But if I don't write something soon, it will be 2017 and I will start a new year with guilt and shame, and I have enough of that already, what with the mess and disorganisation all around me today. So I shall ignore the empty boxes for the decorations still lying about, although first I will go - oh my, right now! - to water the tiny tree and apologise to it. Then I shall write something.
There, that's done. I could hear needles dropping reproachfully on the wrapped presents as I watered. Sorry, tiny tree.
No doubt you are as busy and preoccupied as I've been? It's that time of year, although I'm not sure why it should appear so hectic, because I've been more or less ready for ages. Perhaps there's a clue in that 'more or less'....
Also, along with so many others, I have been miserable, depressed, worried and sometimes plain terrified of how the world is looking just now, and how uncertain and frightening the future appears. Yet I know we are the fortunate ones; how those who must endure the terrible suffering, the privations and violence that the media barely mention, must be feeling is impossible to truly imagine. We do what we can to stay informed, to help, to support, to campaign, to practice compassion and to try not to despair, but there are days when my safe and secure life feels like a mockery.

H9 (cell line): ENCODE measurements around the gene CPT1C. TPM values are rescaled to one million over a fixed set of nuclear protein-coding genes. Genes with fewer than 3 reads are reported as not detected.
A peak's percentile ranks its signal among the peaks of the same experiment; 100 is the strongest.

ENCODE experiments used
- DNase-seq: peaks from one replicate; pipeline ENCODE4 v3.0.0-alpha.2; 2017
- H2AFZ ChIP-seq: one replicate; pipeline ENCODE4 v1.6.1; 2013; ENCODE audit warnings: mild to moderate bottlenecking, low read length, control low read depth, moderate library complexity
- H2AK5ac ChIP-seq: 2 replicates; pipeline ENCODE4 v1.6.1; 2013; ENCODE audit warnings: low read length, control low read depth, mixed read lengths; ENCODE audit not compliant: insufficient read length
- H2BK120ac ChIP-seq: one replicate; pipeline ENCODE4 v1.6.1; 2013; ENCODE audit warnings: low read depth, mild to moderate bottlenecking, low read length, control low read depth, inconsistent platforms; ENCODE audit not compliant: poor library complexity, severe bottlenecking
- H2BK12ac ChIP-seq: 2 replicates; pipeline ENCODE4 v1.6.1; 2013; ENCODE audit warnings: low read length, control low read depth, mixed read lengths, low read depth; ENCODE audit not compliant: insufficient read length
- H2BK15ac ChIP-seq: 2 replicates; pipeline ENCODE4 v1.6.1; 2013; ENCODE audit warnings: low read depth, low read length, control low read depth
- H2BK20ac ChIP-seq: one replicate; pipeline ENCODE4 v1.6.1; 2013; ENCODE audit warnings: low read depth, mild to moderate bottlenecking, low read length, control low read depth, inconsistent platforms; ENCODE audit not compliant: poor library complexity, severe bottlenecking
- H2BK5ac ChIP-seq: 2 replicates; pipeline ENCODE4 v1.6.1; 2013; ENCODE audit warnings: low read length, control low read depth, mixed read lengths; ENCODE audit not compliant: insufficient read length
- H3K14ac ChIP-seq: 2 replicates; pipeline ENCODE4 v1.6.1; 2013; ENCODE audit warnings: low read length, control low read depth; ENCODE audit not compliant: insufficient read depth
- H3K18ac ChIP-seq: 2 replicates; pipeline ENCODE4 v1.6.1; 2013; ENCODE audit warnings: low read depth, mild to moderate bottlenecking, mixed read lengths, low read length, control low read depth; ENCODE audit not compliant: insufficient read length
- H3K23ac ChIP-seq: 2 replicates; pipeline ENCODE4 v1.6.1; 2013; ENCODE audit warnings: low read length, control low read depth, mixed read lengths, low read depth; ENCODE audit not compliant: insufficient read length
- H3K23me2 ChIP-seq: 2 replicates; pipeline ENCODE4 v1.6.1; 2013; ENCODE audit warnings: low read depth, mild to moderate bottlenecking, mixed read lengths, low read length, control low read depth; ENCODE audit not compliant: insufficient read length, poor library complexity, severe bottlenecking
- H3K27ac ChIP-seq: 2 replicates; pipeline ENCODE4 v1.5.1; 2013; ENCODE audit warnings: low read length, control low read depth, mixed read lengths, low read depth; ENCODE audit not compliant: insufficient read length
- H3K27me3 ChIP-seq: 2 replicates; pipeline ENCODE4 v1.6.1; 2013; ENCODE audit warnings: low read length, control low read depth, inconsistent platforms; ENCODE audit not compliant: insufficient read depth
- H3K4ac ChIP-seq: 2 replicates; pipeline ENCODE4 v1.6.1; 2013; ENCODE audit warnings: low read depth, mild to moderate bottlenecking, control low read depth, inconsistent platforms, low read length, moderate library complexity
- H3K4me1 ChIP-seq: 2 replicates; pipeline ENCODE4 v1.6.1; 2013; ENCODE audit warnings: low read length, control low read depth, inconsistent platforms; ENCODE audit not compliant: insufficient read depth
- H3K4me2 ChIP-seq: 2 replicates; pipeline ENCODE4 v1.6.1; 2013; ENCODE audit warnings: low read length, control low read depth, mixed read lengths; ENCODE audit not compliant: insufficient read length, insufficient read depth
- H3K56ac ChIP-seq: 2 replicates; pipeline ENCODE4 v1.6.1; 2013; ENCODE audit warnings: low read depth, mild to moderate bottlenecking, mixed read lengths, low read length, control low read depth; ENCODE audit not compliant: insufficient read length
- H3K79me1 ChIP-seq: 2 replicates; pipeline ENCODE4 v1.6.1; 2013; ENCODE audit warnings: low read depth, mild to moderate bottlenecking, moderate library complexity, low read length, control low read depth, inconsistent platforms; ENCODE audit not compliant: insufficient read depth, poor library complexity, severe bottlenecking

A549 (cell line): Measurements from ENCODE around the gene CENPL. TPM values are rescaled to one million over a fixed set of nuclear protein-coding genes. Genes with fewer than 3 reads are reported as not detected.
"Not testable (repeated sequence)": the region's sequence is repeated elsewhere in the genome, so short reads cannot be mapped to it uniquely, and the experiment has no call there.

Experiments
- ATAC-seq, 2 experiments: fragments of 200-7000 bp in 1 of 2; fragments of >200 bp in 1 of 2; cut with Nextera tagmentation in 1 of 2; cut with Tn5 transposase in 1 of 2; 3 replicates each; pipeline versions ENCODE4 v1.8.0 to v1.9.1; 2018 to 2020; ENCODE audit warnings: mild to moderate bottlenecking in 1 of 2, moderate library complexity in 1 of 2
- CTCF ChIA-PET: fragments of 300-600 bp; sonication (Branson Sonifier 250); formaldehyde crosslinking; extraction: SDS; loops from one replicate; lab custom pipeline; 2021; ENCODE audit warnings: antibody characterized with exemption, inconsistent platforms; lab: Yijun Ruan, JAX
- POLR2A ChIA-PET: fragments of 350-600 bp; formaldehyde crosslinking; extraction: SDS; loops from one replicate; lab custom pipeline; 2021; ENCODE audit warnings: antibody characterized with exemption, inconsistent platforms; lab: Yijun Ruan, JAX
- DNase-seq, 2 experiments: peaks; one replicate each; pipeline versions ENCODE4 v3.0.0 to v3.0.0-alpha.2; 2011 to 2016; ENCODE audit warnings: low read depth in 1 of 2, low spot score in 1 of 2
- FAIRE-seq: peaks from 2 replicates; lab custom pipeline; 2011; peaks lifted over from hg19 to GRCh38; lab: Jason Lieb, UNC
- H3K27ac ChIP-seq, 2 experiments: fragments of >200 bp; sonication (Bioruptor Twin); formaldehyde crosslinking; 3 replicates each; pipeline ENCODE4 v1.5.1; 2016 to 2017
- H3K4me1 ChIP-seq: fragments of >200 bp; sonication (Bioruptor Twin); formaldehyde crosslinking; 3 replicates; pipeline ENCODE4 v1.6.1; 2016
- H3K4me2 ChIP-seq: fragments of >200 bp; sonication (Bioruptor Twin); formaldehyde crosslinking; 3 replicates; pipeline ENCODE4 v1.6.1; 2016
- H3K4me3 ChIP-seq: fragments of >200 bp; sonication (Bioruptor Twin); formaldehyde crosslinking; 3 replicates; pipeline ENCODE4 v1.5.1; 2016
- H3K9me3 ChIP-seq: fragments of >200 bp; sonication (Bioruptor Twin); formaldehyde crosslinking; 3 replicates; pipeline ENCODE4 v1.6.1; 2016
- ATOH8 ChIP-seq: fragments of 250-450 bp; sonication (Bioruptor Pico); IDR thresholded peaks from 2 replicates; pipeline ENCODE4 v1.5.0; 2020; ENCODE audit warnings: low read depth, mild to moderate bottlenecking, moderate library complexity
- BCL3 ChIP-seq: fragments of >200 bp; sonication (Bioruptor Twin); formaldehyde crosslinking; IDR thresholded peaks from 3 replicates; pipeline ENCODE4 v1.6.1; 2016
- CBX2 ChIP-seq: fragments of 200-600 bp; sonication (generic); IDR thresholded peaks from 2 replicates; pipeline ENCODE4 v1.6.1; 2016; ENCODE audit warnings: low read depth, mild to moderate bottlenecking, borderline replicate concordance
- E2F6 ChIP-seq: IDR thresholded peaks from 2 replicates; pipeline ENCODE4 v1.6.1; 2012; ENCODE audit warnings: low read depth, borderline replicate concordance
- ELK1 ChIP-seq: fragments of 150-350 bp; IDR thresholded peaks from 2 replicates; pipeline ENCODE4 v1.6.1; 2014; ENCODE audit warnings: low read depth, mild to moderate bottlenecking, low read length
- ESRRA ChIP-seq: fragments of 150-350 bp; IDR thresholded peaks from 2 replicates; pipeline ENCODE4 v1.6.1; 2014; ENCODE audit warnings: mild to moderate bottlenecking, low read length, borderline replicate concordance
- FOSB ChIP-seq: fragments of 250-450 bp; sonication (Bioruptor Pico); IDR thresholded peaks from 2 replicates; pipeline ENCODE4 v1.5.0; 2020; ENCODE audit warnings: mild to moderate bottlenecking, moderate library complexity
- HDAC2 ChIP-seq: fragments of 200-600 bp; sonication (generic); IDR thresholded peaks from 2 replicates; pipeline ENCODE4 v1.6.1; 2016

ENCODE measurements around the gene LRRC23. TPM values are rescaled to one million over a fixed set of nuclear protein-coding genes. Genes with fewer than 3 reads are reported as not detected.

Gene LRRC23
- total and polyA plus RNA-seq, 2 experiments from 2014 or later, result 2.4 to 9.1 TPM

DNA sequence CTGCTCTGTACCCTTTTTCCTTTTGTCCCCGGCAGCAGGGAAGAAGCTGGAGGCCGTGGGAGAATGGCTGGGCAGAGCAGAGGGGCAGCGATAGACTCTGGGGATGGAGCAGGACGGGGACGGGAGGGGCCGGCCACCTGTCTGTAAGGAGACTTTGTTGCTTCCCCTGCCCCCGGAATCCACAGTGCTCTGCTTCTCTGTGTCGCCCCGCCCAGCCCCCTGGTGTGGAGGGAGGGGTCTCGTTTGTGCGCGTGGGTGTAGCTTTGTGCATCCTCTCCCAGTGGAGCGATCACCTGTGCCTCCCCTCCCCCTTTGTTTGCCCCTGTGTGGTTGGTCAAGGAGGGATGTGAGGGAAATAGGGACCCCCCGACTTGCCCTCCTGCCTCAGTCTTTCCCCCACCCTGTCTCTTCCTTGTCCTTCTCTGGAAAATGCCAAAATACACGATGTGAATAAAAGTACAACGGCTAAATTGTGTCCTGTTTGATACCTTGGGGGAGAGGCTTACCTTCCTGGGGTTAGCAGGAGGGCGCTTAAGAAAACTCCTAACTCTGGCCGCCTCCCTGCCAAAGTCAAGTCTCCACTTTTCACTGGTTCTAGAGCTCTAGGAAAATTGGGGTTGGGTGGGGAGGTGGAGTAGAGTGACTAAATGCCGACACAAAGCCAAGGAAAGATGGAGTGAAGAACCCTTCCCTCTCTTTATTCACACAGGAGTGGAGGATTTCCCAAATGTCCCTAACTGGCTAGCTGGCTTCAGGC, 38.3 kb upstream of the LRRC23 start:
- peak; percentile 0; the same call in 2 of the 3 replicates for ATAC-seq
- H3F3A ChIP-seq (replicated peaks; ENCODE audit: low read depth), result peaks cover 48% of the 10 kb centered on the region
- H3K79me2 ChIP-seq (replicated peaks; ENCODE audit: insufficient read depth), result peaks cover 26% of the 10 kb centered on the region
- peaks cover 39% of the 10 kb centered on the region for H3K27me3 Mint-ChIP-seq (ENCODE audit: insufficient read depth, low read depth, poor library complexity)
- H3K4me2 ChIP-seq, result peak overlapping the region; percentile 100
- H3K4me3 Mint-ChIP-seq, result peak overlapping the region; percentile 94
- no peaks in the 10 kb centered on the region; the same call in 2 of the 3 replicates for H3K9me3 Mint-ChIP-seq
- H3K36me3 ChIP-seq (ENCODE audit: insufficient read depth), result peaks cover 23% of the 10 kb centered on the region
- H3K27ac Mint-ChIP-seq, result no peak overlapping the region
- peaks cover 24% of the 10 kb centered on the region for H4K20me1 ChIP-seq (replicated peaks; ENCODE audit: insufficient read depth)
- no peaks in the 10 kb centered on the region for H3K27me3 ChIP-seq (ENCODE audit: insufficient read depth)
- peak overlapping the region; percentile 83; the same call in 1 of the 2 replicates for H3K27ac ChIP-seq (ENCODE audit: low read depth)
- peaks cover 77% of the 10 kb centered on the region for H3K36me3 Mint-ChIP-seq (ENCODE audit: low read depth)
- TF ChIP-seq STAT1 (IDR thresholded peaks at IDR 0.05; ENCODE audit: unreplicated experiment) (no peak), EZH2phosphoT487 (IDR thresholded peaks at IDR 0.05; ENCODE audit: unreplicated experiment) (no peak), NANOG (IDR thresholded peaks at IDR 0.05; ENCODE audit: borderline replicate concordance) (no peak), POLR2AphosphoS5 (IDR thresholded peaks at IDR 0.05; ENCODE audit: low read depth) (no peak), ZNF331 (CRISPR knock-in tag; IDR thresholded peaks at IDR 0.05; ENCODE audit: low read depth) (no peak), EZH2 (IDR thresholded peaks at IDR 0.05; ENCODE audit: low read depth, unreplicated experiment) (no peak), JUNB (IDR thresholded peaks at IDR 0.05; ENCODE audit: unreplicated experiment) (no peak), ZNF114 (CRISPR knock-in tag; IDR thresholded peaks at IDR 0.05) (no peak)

And yet it is what grounds me, what supports me in understanding and reaching out to others to try to help; my life is a small life, but it shows me that people, home, family, routine, loving and being loved matter immensely too. And it allows me to feel hope.
So. My small life has been quietly busy with things that matter to me.